Pages 17 to 21
Story ©1965 by Fred Saberhagen --- --------------------------------Art ©1987 by Eddie Johnson
On a hillside, gathering dried brush for the night's watchfires, Duncan paused for a moment, looking at the sunset.
"Sky-gods, help me," he prayed. "And earth-gods, the dark wolf should be under your dominion. If you will not grant me a sign, at least help me deal with the wolf." He bent routinely and laid his ear to a rock. Every day he asked some god for a sign, but never--
He heard a voice. He crouched there, listening to the rock, unable to believe. Surely it was a waterfall he heard, or running cattle somewhere near. But no, it was a real voice, booming and shouting in some buried distance. He could not make out the words, but it was a real god-voice from under the earth.
He straightened up, tears in his eyes, even the sheep for a moment forgotten. This wonderful sign was not for half the world, this was for him! And he had doubted that it would ever come.
To hear what it said was all-important. He bent again and listened. The muffled voice went on unceasingly, but he could not understand it. He ran a few steps up the hill, and put his ear against another exposed earth-bone of rock. Yes, the voice was plainer here; sometimes he could distinguish a word. "Give," said the voice. Mumble, mumble. "Defend," he thought it said. Even the words he recognized were spoken in strange accents, like those of a man from some far tribe.
He realized that darkness was falling, and stood up, in fearful indecision. The sheep were still his responsibility, and he had to light watchfires, he had to, for the sheep would be slaughtered without them. And at the same time he had to listen to this voice.
A form moved toward him through the twilight, and he grabbed up his club--then he realized it was Colleen.
She looked frightened. She whispered: "The sun went down, and I feared the dark. It was a shorter way back to you, than on to the village."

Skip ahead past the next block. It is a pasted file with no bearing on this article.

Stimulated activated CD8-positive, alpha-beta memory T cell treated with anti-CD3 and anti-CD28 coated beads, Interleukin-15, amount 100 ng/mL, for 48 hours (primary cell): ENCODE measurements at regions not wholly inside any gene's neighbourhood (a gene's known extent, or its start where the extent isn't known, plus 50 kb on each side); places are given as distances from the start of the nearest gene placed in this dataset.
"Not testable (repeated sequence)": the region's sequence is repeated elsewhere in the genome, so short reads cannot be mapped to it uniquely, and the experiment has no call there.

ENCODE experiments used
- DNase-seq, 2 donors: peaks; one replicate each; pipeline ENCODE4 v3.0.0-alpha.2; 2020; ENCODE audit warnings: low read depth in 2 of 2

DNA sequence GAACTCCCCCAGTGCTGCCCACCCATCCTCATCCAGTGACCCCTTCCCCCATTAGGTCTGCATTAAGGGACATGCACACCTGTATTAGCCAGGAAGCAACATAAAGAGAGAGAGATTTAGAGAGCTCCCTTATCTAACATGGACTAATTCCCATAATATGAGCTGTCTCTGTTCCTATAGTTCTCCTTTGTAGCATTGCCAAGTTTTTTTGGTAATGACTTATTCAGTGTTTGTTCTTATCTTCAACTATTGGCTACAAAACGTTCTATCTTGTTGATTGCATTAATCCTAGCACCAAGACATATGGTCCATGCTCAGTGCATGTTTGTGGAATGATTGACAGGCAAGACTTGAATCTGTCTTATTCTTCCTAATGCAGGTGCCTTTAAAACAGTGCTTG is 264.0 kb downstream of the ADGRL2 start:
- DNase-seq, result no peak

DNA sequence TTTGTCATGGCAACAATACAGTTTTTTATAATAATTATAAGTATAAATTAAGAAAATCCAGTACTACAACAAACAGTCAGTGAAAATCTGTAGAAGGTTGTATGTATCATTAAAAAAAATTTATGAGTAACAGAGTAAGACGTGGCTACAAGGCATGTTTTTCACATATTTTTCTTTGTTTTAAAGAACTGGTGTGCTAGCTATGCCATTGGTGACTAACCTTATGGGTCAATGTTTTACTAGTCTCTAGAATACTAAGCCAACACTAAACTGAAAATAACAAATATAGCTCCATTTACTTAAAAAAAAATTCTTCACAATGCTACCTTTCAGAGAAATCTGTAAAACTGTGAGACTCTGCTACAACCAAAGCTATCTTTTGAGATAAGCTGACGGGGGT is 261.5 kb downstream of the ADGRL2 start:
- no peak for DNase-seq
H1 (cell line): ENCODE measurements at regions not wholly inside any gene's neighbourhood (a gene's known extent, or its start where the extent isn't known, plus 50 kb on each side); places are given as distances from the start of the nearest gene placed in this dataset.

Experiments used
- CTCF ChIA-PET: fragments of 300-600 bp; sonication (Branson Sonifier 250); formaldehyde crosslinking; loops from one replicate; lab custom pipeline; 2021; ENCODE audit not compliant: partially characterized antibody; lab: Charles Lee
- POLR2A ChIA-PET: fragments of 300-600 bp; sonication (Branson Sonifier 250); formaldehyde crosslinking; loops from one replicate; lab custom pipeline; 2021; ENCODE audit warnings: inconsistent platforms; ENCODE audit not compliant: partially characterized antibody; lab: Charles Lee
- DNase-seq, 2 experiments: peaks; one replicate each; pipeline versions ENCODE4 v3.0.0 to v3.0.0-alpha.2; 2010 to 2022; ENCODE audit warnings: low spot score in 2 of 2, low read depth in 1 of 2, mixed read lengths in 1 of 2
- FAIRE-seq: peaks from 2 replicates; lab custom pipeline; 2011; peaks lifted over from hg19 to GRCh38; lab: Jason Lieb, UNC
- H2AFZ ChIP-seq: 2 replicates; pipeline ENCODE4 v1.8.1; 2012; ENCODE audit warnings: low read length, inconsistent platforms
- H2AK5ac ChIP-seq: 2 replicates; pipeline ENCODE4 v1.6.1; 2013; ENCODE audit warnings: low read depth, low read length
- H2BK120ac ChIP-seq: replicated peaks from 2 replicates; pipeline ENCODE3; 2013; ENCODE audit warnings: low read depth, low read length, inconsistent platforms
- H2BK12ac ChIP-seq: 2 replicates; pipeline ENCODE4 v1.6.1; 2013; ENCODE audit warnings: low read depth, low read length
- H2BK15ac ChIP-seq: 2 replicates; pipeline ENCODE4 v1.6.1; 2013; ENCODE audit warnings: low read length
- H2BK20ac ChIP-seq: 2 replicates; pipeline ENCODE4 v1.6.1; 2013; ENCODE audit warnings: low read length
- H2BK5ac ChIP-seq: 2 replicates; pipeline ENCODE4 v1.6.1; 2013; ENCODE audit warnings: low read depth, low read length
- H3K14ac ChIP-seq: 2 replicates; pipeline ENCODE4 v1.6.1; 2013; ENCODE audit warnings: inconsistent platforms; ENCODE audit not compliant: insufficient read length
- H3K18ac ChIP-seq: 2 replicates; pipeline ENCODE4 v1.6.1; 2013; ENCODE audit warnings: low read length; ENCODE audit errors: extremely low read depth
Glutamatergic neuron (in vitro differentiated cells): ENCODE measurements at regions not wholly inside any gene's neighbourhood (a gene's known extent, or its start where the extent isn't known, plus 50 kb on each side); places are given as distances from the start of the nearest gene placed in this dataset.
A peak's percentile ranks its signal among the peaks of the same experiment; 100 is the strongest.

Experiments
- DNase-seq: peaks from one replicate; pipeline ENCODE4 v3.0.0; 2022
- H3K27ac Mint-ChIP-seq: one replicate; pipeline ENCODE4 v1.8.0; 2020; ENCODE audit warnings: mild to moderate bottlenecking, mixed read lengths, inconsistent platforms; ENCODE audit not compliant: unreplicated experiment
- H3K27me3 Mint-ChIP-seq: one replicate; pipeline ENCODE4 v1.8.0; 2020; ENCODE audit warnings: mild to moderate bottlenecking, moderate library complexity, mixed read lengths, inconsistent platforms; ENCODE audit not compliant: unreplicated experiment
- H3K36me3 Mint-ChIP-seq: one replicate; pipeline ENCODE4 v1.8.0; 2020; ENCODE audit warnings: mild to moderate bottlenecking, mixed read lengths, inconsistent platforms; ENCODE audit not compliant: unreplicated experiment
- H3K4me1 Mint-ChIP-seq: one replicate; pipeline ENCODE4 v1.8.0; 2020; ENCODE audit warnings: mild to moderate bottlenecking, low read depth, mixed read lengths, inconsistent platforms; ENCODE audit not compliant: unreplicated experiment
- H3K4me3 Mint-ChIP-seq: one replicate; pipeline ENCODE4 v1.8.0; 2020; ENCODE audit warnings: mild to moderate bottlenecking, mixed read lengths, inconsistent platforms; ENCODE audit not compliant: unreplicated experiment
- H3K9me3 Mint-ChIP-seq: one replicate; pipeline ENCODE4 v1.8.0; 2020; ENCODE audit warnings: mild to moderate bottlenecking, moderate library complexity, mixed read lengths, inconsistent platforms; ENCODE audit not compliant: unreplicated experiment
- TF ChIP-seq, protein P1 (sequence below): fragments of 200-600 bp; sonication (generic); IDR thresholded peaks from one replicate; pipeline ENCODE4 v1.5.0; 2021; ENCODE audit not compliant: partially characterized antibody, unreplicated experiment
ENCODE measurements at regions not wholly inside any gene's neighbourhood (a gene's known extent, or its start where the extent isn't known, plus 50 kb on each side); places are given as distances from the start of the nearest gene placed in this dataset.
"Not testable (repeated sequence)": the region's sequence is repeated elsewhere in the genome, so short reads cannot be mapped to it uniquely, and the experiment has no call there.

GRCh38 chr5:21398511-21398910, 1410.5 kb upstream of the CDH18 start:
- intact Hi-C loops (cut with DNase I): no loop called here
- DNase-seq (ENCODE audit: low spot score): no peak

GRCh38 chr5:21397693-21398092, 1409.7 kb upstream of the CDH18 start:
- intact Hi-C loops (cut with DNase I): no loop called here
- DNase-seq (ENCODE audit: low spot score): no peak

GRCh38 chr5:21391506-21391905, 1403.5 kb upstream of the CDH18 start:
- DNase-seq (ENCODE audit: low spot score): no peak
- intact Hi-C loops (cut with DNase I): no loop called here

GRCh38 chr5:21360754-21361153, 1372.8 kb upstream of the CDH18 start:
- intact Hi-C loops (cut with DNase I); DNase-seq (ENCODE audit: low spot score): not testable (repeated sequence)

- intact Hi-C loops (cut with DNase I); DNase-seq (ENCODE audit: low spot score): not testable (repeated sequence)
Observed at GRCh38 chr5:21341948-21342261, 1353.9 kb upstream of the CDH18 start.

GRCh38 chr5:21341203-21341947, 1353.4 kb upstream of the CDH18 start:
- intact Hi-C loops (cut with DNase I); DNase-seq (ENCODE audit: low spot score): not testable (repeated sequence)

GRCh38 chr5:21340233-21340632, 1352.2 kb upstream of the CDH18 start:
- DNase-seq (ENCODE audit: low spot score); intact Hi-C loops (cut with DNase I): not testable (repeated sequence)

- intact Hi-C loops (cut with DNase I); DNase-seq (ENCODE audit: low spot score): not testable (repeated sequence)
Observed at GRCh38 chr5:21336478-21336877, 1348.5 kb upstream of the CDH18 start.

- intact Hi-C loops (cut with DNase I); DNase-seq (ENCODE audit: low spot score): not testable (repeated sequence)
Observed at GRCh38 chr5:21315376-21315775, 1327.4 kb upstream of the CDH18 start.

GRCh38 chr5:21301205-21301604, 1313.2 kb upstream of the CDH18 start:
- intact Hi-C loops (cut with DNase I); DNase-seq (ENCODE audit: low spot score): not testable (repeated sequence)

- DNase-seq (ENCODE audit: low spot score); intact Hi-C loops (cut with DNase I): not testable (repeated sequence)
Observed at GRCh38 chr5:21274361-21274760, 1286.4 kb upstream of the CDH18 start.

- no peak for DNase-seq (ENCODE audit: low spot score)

The berserker moved in toward the nightside of the planet, quickly now, but still with caution. It had searched its memory of thousands of years of war against a thousand kinds of life, and it had remembered one other planet like this, with defensive satellites but no cities or radios. The fortifiers of that planet had fought among themselves, weakening themselves until they could no longer operate their defenses, had even forgotten what their planet-weapons were. Then the life on that planet was helpless, and the berserker had left no life upon it, taking only a few prisoners to learn the cause of their weakness.
The life here might be shamming, trying to lure the berserker within range of the planet-weapons. Therefore the berserker sent its mechanical scouts ahead, to break through the satellite-net, and range over the land surface, killing, until they provoked the planet's maximum response.
The fires were built, and Colleen held the spear and watched the sheep. Wolf or not, Duncan had to follow his sign. He made his way up the dark hillside, listening at rock after rock, and ever the earth-god voice grew stronger.
In the back of his mind Duncan realized that Colleen had arranged to be trapped with him for the night, to help him defend the sheep, and he felt limitless gratitude and love. But even that was now in the back of his mind. The voice now was everything.
He held his breath, listening. Now he could hear the voice while he stood erect. There, ahead, at the foot of a cliff, were slabs of rock tumbled down by snowslides. Among them might be a cave.
Continue to pages 22 to 26
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